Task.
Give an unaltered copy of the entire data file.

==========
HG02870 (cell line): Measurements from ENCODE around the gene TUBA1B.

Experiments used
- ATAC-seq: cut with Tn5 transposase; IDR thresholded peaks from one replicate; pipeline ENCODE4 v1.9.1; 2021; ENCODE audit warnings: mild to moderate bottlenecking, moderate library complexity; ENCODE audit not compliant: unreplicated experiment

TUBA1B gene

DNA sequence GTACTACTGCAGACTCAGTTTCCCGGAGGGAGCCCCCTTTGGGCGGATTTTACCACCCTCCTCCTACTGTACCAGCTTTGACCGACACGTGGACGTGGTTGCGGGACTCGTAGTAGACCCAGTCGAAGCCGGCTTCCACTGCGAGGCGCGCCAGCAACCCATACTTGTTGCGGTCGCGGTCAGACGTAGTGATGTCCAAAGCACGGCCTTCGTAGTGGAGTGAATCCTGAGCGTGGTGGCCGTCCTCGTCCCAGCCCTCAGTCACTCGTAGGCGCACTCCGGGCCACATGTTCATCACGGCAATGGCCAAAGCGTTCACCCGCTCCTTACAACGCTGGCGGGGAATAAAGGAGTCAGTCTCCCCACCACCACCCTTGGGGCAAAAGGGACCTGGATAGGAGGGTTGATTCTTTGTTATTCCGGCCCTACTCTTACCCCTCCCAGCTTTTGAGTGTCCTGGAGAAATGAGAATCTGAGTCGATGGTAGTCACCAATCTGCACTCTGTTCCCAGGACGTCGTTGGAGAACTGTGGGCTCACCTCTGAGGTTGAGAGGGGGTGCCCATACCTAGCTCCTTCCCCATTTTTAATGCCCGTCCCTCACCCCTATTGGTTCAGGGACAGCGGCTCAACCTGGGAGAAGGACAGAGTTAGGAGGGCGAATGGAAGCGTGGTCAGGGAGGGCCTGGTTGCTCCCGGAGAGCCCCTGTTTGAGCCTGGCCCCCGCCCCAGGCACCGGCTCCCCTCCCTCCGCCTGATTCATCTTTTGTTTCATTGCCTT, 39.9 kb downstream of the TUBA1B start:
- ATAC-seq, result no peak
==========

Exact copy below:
HG02870 (cell line): Measurements from ENCODE around the gene TUBA1B.

Experiments used
- ATAC-seq: cut with Tn5 transposase; IDR thresholded peaks from one replicate; pipeline ENCODE4 v1.9.1; 2021; ENCODE audit warnings: mild to moderate bottlenecking, moderate library complexity; ENCODE audit not compliant: unreplicated experiment

TUBA1B gene

DNA sequence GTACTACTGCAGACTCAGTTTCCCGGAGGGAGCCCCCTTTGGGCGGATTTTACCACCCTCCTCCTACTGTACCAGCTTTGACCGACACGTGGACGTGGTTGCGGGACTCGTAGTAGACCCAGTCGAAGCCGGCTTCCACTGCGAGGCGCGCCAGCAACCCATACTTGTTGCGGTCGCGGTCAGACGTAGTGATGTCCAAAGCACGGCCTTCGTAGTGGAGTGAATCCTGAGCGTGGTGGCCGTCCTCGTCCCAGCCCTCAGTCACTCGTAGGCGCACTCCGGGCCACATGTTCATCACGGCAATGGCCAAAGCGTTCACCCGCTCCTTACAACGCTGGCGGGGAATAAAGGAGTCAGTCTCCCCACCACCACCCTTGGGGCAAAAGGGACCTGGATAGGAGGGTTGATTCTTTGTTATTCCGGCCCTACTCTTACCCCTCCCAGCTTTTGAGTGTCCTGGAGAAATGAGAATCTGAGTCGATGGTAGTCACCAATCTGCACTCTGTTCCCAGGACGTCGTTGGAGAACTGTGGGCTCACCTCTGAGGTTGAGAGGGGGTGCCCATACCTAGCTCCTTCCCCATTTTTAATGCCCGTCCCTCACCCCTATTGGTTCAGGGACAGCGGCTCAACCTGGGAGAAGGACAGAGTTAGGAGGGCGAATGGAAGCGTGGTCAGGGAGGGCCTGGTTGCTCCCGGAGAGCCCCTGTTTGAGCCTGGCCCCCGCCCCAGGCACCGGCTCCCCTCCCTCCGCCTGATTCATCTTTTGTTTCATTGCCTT, 39.9 kb downstream of the TUBA1B start:
- ATAC-seq, result no peak